December 21, 2023, 7:34 PM ·

Seven years ago, Disney’s Zootopia debuted at theaters around the world. In the United States, it was well-received, but in mainland China it shattered records, climbing to become the highest-grossing animated film at the Chinese box office. Disney this week further capitalized on that success by opening what is perhaps their most colorful and kinetic land to date, Zootopia at Shanghai Disneyland.

Tucked away behind Fantasyland, the land draws guests in with Disney’s first “skyline,” a cluster of brightly colored skyscrapers that form downtown Zootopia, known here in China as “疯狂动物城” (Crazy Animal City). The forced perspective is especially effective in the rare glimpses you catch from other areas in the park, looking very much like some faraway business district on the horizon. The latest iteration of single-IP lands commits fully to immersing you in the world of Judy Hopps and Nick Wilde and the most compelling part of a visit is simply exploring the level of detail put into creating that big-city feeling. “Zootizens” lean out of windows, clatter unseen behind doors, commute to-and-from work, and start new business ventures. In other words, they simply get on with their lives while you get on with yours. Add the blaring music, flashing advertisements and towering skyline, and you have the most engaging “streetmosphere” I’ve ever seen. (Of course, it’s also a convenient bonus that the hordes of other guests contribute to the narrative instead of detracting from it.)
Merging Mammals?A city populated entirely by mammals is a scenario ripe for pun-making, and Imagineering wasted no opportunity to land every one available. Whether you are walking down “Mane Street” or checking out the movie billboard for “Pig Hero 6,” keep your eye out for the dozens of jokes and visual gags that are baked into the land’s design. One especially clever aspect was pulling this humorous vibe off for both English and Mandarin speaking guests.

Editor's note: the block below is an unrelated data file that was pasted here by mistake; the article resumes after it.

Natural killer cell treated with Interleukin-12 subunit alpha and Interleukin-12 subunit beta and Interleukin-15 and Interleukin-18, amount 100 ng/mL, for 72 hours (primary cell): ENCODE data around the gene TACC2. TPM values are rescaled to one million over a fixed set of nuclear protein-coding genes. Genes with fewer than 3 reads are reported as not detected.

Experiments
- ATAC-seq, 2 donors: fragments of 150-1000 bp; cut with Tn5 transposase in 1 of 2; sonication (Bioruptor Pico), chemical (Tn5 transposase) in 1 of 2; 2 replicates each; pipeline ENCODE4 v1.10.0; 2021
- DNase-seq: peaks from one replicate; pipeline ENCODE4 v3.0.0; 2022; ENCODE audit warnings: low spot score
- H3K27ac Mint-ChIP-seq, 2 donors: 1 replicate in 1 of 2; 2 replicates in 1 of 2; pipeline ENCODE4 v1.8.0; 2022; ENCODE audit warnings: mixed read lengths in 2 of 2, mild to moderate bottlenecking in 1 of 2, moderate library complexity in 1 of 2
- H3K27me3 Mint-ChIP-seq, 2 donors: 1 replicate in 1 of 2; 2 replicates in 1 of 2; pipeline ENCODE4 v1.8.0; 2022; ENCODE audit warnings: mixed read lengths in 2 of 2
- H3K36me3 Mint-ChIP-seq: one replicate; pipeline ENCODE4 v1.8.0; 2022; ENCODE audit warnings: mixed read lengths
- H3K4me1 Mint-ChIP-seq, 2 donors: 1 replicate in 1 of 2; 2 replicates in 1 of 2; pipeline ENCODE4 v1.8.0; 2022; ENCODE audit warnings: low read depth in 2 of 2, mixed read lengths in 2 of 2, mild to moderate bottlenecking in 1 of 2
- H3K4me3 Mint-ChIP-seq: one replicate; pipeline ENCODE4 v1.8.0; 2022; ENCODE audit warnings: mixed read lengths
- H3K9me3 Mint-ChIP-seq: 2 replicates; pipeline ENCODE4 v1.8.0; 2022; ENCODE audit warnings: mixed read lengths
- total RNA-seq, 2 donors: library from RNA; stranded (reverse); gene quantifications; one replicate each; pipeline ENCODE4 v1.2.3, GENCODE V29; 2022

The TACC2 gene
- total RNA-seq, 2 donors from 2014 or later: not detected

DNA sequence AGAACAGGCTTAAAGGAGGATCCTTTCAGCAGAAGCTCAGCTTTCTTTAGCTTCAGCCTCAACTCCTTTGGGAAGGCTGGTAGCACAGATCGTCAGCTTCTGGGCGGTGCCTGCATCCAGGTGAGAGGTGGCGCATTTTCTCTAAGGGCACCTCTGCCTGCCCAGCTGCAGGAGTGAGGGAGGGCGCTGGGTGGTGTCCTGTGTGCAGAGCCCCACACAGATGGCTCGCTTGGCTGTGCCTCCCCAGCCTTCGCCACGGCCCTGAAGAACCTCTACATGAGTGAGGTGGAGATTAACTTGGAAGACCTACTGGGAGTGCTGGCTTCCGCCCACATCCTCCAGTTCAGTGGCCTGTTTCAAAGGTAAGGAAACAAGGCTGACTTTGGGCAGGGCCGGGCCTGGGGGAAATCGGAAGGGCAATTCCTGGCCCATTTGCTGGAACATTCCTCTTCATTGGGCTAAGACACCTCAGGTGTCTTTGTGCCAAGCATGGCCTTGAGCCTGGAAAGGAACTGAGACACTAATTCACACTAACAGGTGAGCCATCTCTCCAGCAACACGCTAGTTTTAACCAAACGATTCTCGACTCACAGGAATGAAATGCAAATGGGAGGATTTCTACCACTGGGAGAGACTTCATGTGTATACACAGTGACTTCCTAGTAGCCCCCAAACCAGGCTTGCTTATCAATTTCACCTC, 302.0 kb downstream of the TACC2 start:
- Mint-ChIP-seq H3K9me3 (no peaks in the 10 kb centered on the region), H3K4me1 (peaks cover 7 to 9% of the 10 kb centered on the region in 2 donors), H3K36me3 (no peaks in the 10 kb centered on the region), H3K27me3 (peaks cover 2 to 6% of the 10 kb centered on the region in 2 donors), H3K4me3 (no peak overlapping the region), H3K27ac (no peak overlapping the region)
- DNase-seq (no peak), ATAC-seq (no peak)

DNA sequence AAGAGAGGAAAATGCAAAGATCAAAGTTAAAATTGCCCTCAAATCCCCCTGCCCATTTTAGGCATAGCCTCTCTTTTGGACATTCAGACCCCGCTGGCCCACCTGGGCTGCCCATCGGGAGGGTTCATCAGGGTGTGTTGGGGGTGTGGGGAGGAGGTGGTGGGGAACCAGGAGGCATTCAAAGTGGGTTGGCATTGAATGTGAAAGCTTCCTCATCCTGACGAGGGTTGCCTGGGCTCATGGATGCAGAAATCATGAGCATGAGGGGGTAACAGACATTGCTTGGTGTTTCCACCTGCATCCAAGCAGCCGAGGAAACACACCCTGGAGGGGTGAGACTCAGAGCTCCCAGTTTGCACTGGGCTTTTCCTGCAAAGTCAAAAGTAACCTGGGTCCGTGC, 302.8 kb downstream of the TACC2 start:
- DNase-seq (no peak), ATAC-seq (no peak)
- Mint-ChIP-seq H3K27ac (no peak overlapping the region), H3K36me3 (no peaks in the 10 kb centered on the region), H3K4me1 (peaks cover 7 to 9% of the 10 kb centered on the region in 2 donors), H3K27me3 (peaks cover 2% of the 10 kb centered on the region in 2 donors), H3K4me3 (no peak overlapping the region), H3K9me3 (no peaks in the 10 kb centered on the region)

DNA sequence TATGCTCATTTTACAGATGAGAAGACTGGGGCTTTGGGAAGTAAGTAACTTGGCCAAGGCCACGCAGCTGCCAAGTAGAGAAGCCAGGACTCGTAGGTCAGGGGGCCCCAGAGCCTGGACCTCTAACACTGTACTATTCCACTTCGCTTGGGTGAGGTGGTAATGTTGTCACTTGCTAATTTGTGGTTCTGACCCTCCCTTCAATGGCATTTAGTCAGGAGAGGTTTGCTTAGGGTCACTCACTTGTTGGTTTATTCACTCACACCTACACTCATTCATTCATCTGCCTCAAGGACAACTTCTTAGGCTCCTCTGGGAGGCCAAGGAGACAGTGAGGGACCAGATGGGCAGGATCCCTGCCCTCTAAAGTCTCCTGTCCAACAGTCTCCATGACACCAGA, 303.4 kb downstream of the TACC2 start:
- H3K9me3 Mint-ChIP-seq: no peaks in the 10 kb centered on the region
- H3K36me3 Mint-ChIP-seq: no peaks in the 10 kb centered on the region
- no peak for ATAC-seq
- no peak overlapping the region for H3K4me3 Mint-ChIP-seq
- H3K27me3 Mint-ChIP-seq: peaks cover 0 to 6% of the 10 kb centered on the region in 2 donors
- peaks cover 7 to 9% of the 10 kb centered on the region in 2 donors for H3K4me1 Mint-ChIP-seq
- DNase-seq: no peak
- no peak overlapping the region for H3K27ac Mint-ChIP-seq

Know where you are going in ZootopiaFor example, a small upside-down club down Nocturnal Alley has a sign dubbing it “the Hangout” – it is, after all, a nightclub for bats. A silly pun that just doesn’t translate into Mandarin, and so the sign is only in English. Elsewhere, an all-Chinese bench advertisement of smiling lions brandish their brand new sneakers, encouraging you to buy “狮凯奇” – a riff on the Chinese word for “Skechers,” made by replacing the first character with the one for lion. It’s a similarly eyeroll-inducing joke but makes zero sense in English. They’ve managed to pack in enough jokes that guests will leave the land with the same flavor of cringey wordplay, regardless of linguistic background. When night falls is when the land really shines (I can pun, too!) All the neon signs, digital billboards, and residence windows light up, along with that now-glittering skyline. Anyone who has traveled China much will recognize the iridescent flashing lights that cover the skyscrapers, and the city of Zootopia is no exception.
Disney Zootopia Comes AliveAside from the frenetic energy of the space itself, Zootopia includes one ride, a shop, two snack stands, a recurring street “show,” and a meet and greet with Nick and Judy.

Zootopia: Hot PursuitThe landmark, and only, attraction of the land is a trackless dark ride that has you as the latest recruits to the Zootopia police force joining Nick and Judy as you pursue Bellwether following her escape from prison. Your “hot pursuit” takes you careening through the various ecosystem districts of Zootopia, and like the rest of the land, it’s packed with animal-related visual gags for the discerning eye. Scenes are combinations of audio-animatronics, physical sets, wrap-around screens and scrim projections. Overall, the ride is a well-executed, indulgently silly good time and will make a solid addition to Shanghai’s line up, which is pretty light on dark rides for a castle park. While perhaps a little over-reliant on screens for my taste, I’m sure it will be a very popular, nostalgia-tickling attraction for the Chinese audience it targets.A full ride review is to follow.Disney Zootopia Comes AliveThis show that’s not really a show was happens recurrently throughout the day, though you can’t plan around it. Taking place out of the building facades directly opposite Hot Pursuit, various characters from the film materialize in the windows to interact with each other and the crowd, including Flash, Fru Fru, Mr. Big, Stu and Bonnie Hopps, Yax, and Duke Weaselton.